“Those of us leading and benefitting from the technology revolution must lead the way. This is not someone else’s problem; it is a call to action,” said Reif. “It is up to those of us advancing new technologies to help make certain that they do wind up damaging the society we intend them to serve."

One way to provide new skills for people whose jobs were replaced by technology is to provide “continuous uptraining,” a process that allows employees to acquire fresh skills every week, month, or year, Reif said. An example of that approach is the online “MicroMasters” course that MIT itself provides in supply chain management, as well as other topics, he said.

Some of Reif’s additional strategies for “reinventing the future of work” include:

  • ensuring every graduate is computationally literate,
  • encouraging students to design technology solutions that improve other human values than just efficiency,
  • creating machines that make humans more effective instead of obsolete, and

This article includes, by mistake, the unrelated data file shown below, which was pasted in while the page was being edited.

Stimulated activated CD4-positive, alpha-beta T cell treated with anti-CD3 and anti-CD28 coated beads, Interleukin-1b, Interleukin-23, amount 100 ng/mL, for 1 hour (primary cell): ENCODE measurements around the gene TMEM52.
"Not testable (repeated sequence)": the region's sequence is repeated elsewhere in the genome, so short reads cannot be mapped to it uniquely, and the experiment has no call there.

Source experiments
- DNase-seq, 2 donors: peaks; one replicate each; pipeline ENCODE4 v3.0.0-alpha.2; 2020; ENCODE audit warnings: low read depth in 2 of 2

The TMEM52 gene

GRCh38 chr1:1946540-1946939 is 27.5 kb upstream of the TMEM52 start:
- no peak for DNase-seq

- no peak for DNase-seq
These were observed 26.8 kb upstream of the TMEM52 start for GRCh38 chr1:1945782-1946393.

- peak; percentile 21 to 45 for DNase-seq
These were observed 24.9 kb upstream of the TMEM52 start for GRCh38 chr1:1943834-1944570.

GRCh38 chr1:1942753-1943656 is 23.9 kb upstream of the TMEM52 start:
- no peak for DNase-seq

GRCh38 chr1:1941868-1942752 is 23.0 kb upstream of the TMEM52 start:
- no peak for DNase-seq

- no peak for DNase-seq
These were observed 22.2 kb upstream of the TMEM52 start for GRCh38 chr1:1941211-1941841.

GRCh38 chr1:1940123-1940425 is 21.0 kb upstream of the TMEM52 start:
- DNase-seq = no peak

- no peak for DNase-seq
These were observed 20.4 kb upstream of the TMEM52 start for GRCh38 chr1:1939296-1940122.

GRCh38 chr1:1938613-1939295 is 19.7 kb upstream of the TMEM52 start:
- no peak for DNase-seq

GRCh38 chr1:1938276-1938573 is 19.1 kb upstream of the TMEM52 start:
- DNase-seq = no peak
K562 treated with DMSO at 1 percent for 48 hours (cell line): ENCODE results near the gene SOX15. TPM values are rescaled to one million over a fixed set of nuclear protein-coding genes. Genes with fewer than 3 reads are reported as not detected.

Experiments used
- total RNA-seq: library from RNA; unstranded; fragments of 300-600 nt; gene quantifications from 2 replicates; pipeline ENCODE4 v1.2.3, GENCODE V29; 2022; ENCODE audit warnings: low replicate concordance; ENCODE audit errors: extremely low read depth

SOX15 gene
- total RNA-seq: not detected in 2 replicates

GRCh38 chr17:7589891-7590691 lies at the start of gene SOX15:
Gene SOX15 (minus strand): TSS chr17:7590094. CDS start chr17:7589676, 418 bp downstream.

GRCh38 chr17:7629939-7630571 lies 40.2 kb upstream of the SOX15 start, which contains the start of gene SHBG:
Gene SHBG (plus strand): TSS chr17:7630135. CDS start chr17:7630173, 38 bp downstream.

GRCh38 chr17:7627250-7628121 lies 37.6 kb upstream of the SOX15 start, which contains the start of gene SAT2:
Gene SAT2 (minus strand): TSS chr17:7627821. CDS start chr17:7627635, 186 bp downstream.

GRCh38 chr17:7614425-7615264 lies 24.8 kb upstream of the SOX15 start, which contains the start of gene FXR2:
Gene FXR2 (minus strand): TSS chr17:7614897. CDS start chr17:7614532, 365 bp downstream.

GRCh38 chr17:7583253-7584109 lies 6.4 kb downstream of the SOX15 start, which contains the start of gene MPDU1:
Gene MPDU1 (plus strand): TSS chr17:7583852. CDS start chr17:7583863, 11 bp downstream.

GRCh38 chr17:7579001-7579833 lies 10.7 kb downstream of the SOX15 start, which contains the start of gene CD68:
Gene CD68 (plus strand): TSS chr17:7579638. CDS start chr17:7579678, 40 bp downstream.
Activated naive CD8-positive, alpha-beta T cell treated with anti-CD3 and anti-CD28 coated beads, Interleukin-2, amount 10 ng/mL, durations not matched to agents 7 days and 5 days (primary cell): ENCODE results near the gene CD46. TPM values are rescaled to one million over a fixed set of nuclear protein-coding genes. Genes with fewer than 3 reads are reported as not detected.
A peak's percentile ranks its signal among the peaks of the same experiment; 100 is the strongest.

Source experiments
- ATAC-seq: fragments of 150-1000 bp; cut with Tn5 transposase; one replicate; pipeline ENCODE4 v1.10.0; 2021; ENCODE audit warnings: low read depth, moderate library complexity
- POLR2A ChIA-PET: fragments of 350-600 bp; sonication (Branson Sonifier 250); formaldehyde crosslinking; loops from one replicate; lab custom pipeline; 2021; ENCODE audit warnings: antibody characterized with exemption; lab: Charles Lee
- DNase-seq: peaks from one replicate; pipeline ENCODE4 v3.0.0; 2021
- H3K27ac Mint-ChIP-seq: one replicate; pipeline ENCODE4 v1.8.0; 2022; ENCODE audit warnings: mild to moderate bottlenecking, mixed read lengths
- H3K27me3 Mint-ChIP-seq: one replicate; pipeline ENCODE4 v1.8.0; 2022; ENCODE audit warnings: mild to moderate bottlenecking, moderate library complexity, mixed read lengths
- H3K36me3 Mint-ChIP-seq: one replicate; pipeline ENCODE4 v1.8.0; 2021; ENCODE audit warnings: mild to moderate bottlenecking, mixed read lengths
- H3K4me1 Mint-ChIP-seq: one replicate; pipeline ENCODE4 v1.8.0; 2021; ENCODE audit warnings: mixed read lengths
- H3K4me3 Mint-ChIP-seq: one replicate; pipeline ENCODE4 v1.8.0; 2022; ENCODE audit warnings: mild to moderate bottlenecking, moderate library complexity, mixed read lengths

• reinvesting some of the profits achieved through automation in job development.

Material handling gets automated; film at 11

By Ben Ames | September 18, 2017 | 7:14 AM

Our readers know better than anyone about the rapid flow of pallets and parcels through the nation’s supply chain nodes. But nothing can demonstrate the speed of material handling quite like a movie.

Several major logistics players have released film clips in recent weeks that show the amazing potential of automated material handling to accelerate the flow of goods through worksites from ports to warehouses.